Queen’s Hall & Usher Hall, Edinburgh
If every Festival needs to reinvent the wheel to justify the event’s continuing existence – and the 75th one has had to embrace some distinctive post-pandemic thinking in particular – the inclusion of the comfortingly familiar is also an important ingredient of its success, especially at the box office.
Almost a decade ago, Austrian baritone Florian Boesch and pianist Malcolm Martineau had a Spring residency in Glasgow performing the three song cycles of Schubert, and in 2016 they performed Die schone Mullerin as part of the EIF’s Queen’s Hall series. Winterreise – the most harrowing of the three – has a performance history at the Festival dating back to 1952, when Dietrich Fischer-Dieskau sang it with Gerald Moore in the Freemason’s Hall.
This year we have already heard three of the 24 songs as part of Anne Sofie von Otter’s recital, but Boesch and Martineau are the current gold standard for the cycle. The baritone seems to become the desolate protagonist in his anguished rendering of these songs, taking his listeners on what is – for once accurately deploying a very tired modern cliché – a captivating journey. Martineau is with him every step of the way, pausing or hurrying on as required, sensitive to the most subtle shifts of tone.
Less than half way though, with the last lines of Irrlicht (Will-o’-the wisp) – “Every river will reach the sea; Every sorrow, too, will reach its grave.” – Boesch almost appeared too exhausted to go on. The next song is, of course, Rest.
His voice is a huge instrument, but that power was only occasionally hinted at; instead it was the pianissimo enunciation of the most pained expressions of loss in Wilhelm Muller’s poetry that lingers longest in the mind.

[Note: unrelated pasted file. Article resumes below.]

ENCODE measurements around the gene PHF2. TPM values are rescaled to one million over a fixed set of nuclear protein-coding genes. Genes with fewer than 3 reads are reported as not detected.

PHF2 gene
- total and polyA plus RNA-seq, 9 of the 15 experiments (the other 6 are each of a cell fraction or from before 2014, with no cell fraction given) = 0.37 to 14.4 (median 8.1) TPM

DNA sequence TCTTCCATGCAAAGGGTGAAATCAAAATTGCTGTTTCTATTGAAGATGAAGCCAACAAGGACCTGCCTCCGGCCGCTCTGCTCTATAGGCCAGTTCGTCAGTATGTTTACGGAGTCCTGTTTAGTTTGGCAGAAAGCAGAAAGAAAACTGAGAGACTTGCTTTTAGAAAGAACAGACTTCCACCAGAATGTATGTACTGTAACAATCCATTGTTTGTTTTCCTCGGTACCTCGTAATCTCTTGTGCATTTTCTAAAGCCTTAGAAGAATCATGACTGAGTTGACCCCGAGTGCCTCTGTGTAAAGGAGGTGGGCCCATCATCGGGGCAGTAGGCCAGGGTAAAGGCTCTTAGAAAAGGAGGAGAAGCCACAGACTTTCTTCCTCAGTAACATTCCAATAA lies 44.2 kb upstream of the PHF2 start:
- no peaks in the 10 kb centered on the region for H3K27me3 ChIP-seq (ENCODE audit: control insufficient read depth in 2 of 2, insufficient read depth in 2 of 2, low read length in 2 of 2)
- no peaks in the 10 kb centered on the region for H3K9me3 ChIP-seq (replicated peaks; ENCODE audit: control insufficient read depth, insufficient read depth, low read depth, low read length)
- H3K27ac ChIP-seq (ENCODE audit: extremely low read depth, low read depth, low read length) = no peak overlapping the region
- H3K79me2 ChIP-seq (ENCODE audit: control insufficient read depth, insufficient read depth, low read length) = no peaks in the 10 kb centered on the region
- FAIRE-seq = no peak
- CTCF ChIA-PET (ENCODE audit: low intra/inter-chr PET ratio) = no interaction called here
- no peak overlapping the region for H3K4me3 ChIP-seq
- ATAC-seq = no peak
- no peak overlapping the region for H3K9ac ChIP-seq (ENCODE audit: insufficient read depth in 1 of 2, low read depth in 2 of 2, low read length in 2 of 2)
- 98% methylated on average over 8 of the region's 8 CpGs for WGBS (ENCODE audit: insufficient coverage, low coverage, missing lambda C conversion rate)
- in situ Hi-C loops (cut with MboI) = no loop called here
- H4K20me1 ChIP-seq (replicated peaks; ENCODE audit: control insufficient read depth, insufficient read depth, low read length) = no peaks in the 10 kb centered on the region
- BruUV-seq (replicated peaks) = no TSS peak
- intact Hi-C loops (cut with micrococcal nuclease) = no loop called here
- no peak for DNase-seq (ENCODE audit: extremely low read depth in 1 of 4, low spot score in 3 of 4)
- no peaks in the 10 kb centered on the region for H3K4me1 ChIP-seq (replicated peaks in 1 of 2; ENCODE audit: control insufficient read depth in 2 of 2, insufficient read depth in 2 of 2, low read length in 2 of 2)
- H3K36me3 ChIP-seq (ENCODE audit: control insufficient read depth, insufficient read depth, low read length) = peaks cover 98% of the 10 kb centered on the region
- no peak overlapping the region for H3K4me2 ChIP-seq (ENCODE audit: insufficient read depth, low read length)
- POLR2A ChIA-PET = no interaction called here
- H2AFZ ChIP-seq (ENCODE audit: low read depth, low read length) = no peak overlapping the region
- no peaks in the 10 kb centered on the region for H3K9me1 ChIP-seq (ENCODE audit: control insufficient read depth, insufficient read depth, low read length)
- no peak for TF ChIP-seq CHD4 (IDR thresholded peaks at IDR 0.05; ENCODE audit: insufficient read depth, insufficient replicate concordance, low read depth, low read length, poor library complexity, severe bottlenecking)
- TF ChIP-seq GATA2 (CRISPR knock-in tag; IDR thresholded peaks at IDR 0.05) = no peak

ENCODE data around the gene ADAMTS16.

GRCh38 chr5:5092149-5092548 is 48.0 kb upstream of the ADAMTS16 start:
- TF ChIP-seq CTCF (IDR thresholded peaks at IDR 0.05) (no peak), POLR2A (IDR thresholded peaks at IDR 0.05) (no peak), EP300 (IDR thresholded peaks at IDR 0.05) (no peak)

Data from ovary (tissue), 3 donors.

The Czech Philharmonic also has a long and distinguished performance history at the Edinburgh International Festival, as has already been explored in an interview feature on VoxCarnyx. The music they brought this year, fulfilling a booking intended for the 2020 Festival, is also of a piece with concerts in previous years, and the first of them was entirely of Czech music.
Saturday’s began in appropriately celebratory style with Dvorak’s Carnival Overture, as fine a statement of the relationship between Chief Conductor Semyon Bychkov and the musicians as you might wish – huge forces making an immediate impact with precision playing.
The programme ended with Janacek’s Glagolitic Mass, featuring Aidan Oliver’s Edinburgh Festival Chorus, three Czechs and one Russian as soloists and some terrific organ-playing. The organist, Daniela Valtova Kosinova, soprano Evelina Dobraceva and tenor Ales Briscein understandably won the biggest cheers at the end, alongside the choir and the orchestra’s brass. Bychkov shaped a work that is often seen as eccentric with great care, and the impact of both the Credo and the Sanctus was huge.
The conductor’s wife Marielle Labeque and her sister Katia were the soloists on Martinu’s Concerto for Two Pianos and Orchestra, and they are also no strangers to the Festival. There was vast energy in their playing in the outer movements, but also great tenderness in the Adagio in partnership with the orchestra’s winds. An encore of the fourth movement of Philip Glass’s Concerto for Two Pianos, which they premiered with the LA Phil and Dudamel, was a terrific bonus.
All Festival-goers will be hoping that the next EIF director, Nicola Benedetti, renews the invitations to the Czech Phil, Bychkov and Florian Boesch and Martineau. Is it wrong to hope that the orchestra might be invited to play Prokofiev and the baritone asked to sing Gershwin and Kurt Weill?